New Report Warns Against Expansive New Regulation of 'Invasive Species'

Says Limits Would be of Dubious Value But Would Require Massive New Regulations on Property Use; Most 'Invasive Species' Actually are Beneficial

 

Contact: Peyton Knight or Ryan Balis
(202) 543-4110 or [email protected]
For Release: September 1, 2006


Washington, D.C. - Calls by some federal lawmakers to add burdensome new regulations to quarantine, to control or to kill so-called 'invasive species' are of dubious environmental value and represent a real threat to property owners, says a new report released by The National Center for Public Policy Research.

According to Dana Joel Gattuso, senior fellow at the National Center and author of the study, efforts on Capitol Hill to regulate non-native species -- plants or animals that are considered by some to be alien to a particular ecosystem -- is based more on "emotion rather than science.”  Gattuso argues that adding new invasive species regulations would be a disaster for sound scientific practices and would require massive expansion of government regulatory control on land.

The study, "Invasive Species: Animal, Vegetable or Political?," argues that most non-native species are not an environmental calamity but, in fact, adapt to their surroundings and are even useful for ecosystems, the environment, human health and industry.

"In spite of the fact that most non-native species are harmless, lawmakers are reacting to hype and exaggerations," writes Gattuso.  "[T]here is no scientific evidence of actual global extinction caused by a non-native species.  Nor do exotic species threaten species 'richness' or 'biodiversity.'"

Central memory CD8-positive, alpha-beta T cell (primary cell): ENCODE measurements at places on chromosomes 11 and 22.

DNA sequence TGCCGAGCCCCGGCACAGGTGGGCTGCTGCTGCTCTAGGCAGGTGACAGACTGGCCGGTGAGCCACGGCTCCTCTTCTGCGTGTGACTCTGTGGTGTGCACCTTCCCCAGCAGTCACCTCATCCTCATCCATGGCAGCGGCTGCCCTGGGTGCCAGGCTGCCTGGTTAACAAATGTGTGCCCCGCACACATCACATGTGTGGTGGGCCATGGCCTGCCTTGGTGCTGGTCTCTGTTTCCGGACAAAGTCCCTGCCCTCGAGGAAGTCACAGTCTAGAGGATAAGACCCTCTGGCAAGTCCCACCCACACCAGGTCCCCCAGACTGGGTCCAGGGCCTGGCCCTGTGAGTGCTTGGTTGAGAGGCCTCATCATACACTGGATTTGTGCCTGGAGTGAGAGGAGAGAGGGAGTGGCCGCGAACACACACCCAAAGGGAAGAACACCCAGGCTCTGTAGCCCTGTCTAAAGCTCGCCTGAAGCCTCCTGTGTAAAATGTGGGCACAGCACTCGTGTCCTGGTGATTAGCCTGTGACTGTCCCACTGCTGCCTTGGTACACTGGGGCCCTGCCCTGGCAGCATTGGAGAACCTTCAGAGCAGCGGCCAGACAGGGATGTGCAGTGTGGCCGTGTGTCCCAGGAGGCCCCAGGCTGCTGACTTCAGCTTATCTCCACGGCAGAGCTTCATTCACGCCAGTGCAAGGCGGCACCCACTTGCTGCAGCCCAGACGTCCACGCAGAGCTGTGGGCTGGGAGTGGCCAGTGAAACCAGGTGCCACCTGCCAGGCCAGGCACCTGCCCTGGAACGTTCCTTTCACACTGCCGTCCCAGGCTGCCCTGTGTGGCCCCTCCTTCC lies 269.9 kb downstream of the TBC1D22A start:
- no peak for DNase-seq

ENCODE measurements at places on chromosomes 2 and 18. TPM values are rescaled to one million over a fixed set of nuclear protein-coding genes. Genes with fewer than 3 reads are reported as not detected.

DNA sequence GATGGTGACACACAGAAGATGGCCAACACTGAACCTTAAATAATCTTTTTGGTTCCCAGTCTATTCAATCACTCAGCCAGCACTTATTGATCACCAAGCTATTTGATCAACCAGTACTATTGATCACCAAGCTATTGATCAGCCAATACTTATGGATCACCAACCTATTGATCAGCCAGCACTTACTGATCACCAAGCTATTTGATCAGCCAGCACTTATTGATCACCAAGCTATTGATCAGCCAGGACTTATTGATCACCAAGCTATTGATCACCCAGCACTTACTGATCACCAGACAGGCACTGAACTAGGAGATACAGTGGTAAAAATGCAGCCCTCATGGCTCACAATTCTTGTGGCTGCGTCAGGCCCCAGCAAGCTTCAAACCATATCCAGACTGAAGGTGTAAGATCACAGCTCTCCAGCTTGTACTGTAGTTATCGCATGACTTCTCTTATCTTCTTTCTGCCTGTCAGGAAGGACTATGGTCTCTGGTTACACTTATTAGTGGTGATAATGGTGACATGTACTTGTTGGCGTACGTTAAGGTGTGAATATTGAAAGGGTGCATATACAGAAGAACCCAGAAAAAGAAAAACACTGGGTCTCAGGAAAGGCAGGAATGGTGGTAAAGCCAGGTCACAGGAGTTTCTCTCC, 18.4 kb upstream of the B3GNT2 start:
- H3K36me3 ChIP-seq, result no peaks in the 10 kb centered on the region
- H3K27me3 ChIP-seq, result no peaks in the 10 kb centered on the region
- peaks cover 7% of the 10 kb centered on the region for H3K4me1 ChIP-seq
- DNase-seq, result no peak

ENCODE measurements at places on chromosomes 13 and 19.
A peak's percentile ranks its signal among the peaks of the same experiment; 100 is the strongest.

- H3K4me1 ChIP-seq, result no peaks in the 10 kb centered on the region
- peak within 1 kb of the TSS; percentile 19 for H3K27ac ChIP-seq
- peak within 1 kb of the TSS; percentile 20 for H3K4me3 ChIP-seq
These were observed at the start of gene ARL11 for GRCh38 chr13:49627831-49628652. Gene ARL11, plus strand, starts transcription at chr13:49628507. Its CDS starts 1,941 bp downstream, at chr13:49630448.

To the contrary, non-native Asian oysters are better than native oysters at filtering out water pollutants.  Non-native South American water hyacinth blankets eat raw sewage, which provides a natural way to clean up polluted waters.

"The well-kept secret about exotic species is that cases of destruction are the exception; most non-indigenous species are benign or beneficial," writes Gattuso.  "Collectively, nonnative crops and livestock comprise 98 percent of our food system."

Soybeans, kiwi fruit, wheat and nearly all cattle are examples of invasive species.  And several states such as Maryland, Vermont, California and South Dakota honor non-native species as their State Flower or State Birds.  "In fact, invasives have become such a common part of our environment, culture and even diet that we don't think about them," writes Gattuso.

However, these benefits have not prevented Congress from introducing numerous bills that assign billions of tax dollars to eradicate or otherwise to prevent the spread of invasives.  Under some lawmakers' plans, government would have sweeping new authority to screen out non-native species and to regulate these species where they exist - on private as well as public lands.

"The 'invasive species' bills pending in Congress are not based on science but rather assume all non-indigenous species are harmful unless proven otherwise," writes Gattuso.  "The key problem with government's handling of the issue of non-natives is that it takes a simplistic view, bundling all the species together and exaggerating their effects on ecosystems and commercialism."

The National Policy Analysis paper can be viewed online at http://www.nationalcenter.org/NPA544InvasiveSpecies.html.

The National Center for Public Policy Research is a non-partisan, non-profit educational foundation founded in 1982 and based in Washington, D.C.


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